The United Nations Development Programme (UNDP) is an agency within the United Nations (UN) dedicated to development and improving the lives of global citizens. Present in 177 countries and territories today, UNDP promotes development through poverty reduction and achievement of the Millennium Development Goals (MDGs), democratic governance, crisis prevention and recovery, and environment and energy for sustainable development. General Assembly (GA) Resolution 2029 (XX) established UNDP by combining the Expanded Program of Technical Assistance and the United Nations Special Fund into one agency. UNDP additionally plays a vital role in the United Nations Development Group (UNDG), which coordinates the development objectives of 32 UN funds, departments, programs, and agencies in order to achieve more lucrative results. The Administrator of UNDP serves as the Group’s Chair and follows only the Secretary-General and Deputy Secretary-General in UN rank. A 36-member Executive Board, established in 1993 by GA Resolution [A/RES/48/162], creates UNDP policy and oversees its work on the ground within Member States. Under direction from the Economic and Social Council (ECOSOC) to which it reports annually, the Board also coordinates the United Nations Population Fund (UNFPA) and United Nations Office of Project Services (UNOPS). The mandate of the Board includes implementation of GA resolutions and coordination of ECOSOC development efforts. It specifically receives information from and provides guidance to the heads of UNDP, UNFPA, and UNOPS; ensures that these programs’ activities and strategies align with their responsibilities as given by the GA, ECOSOC, and the UN Charter; monitors program performance; approves country plans and budgets; encourages and examines new initiatives; and submits annual reports and recommendations to ECOSOC. The 36 members of the Executive Board include representatives from eight African States, seven Asian States, five Latin American and Caribbean States, four Eastern European States and twelve Western European and Other States. ECOSOC elects all members for three-year terms except those from the Western European and Other States group, as it may decide its own internal alternation.
Millennium Development Goals
As one of UNDP’s primary focus areas concerns achievement of the MDGs, UNDP programs have focused on MDG progress since the adoption of the Millennium Declaration in 2000. The UN subsequently established eight MDGs to improve global equality, health, and education through realistic and achievable development targets and a timeline stretching to 2015. Today, UNDP is one of the key agencies of the UN working to achieve the MDGs. It contributes by overseeing Member States’ progress in this regard, by giving policy and technical guidance, and reviewing negative and positive reports with Member States. Millennium Development Goal 8, namely to create a global partnership for development and address the special needs of least developed countries, is a goal created to ensure the achievement of the first seven goals. While progress has been made, unpredicted circumstances such as the global economic crisis threaten progress and leave major gaps for improvement. Since 2008, UNDP, along with the United Nations Department for Economic and Social Affairs (UN-DESA), has become a head agency of the Millennium Development Goals Gap Task Force established to ensure the achievement of MDG 8. Additionally, UNDP continues to support the MDGs through the MDG Acceleration Framework (MAF), a major result of the 2010 High-Level Plenary Meeting at the UN General Assembly (more commonly known as the “MDG Summit”). Through the MDG Acceleration Framework, UNDP may observe existing programs within states and identify obstacles that prevent the programs from becoming effective in meeting the given MDG, whether the program involves agriculture, health, infrastructure, etc. When a given state receiving aid detects an MDG target not progressing sufficiently, the MDG Acceleration Framework will intervene using the following steps: identify the intervention needed to achieve the MDG, identify reasonable solutions, and create an action plan to achieve the solution. The contributions by UNDP to achieving the MDGs now will greatly impact the international development agenda following 2015.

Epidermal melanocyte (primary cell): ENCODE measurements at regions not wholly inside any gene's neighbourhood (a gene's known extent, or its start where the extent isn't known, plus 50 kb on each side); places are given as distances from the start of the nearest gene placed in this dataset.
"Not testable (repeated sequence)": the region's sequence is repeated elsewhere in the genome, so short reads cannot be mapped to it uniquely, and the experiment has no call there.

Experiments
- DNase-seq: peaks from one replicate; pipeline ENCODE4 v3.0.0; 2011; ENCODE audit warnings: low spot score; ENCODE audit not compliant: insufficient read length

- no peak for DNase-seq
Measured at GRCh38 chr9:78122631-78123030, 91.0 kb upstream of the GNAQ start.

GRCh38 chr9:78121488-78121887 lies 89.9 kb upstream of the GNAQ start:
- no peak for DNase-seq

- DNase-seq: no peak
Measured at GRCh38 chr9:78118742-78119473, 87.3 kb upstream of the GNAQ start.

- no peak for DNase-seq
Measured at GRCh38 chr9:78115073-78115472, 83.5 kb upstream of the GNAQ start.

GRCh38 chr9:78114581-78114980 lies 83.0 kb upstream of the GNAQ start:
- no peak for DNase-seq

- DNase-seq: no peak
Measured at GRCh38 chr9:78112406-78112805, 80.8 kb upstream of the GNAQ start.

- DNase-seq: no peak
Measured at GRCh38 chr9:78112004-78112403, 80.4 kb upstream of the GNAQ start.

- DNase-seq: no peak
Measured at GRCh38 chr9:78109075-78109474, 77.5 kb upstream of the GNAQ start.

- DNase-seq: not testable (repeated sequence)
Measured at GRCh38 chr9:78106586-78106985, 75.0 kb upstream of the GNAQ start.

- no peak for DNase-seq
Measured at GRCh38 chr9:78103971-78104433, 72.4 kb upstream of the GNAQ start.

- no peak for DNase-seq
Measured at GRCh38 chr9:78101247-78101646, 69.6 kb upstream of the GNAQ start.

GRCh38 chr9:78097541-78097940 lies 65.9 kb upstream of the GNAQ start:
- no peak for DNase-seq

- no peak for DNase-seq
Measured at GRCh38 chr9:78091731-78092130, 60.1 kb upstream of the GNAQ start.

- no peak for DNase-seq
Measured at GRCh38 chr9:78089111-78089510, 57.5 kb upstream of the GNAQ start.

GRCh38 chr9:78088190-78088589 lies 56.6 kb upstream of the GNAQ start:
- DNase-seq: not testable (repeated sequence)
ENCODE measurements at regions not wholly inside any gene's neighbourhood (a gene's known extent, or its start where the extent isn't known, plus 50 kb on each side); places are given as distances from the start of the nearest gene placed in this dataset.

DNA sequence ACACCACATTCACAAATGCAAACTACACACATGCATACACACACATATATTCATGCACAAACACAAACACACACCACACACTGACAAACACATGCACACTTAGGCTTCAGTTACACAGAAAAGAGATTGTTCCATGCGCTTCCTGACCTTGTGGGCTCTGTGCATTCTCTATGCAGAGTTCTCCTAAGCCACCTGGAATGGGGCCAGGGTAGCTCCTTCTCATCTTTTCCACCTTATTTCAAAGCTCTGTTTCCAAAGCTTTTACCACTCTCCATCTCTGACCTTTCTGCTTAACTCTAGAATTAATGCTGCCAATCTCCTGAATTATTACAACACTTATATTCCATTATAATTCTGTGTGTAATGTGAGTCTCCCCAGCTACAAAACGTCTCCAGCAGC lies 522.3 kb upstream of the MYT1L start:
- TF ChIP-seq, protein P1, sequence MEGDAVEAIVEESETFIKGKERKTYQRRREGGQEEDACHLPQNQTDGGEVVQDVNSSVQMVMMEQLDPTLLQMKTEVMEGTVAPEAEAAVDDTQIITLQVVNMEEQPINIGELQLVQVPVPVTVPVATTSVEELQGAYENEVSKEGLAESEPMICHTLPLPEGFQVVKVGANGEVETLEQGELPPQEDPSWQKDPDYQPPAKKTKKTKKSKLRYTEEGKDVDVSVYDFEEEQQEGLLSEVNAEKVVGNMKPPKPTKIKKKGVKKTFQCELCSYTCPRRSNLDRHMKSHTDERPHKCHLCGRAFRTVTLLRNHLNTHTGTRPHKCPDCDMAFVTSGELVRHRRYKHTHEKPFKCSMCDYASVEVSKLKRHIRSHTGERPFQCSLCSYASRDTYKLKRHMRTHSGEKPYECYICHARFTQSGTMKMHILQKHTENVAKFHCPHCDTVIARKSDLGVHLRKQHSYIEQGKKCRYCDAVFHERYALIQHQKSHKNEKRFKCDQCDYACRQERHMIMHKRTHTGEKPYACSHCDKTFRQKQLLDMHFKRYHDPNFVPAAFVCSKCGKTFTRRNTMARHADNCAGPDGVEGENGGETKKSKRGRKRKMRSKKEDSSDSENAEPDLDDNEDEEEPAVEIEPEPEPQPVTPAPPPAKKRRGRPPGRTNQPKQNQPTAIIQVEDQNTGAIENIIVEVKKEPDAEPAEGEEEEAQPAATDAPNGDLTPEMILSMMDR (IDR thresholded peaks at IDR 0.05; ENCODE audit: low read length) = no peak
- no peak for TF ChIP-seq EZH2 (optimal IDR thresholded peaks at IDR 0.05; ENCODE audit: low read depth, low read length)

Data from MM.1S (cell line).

The Human Development Report
UNDP has commissioned the annual publication of the Human Development Report (HDR) since 1990.20 The HDR aims to return the focus of the development discourse to people as the “real wealth of the Nation.” Prior to this, the numerical values of a country’s wealth as defined by gross national product (GNP) determine its level of development. The in- depth reports changed the international perception of development by calculating qualitative Human Development Index (HDI) based on a population’s average achievement of a “long and healthy life, knowledge and a decent standard of living.” The HDI expands the quantitative values of GNP to include qualitative measures of health and knowledge; it considers levels of equality, health, education, poverty and sustainability as well as income. UNDP releases HDRs at the global, regional, national, and sub-national levels. The HDR allows UNDP and the UN network to identify priority needs by more accurately determining which areas are more in need of what type of aid. For example, the most recent international report published in 2011 notes the relation between environmental degradation and economic growth and development. Based on the findings, the HDR focused on the theme of sustainability and equity for regions particularly behind in the past decades. Observing the HDI also helps UNDP determine the progress of the MDGs. International media have referred to the reports as “the authoritative measure of poverty and deprivation” and “the most influential piece of writing of the last decade” regarding governance.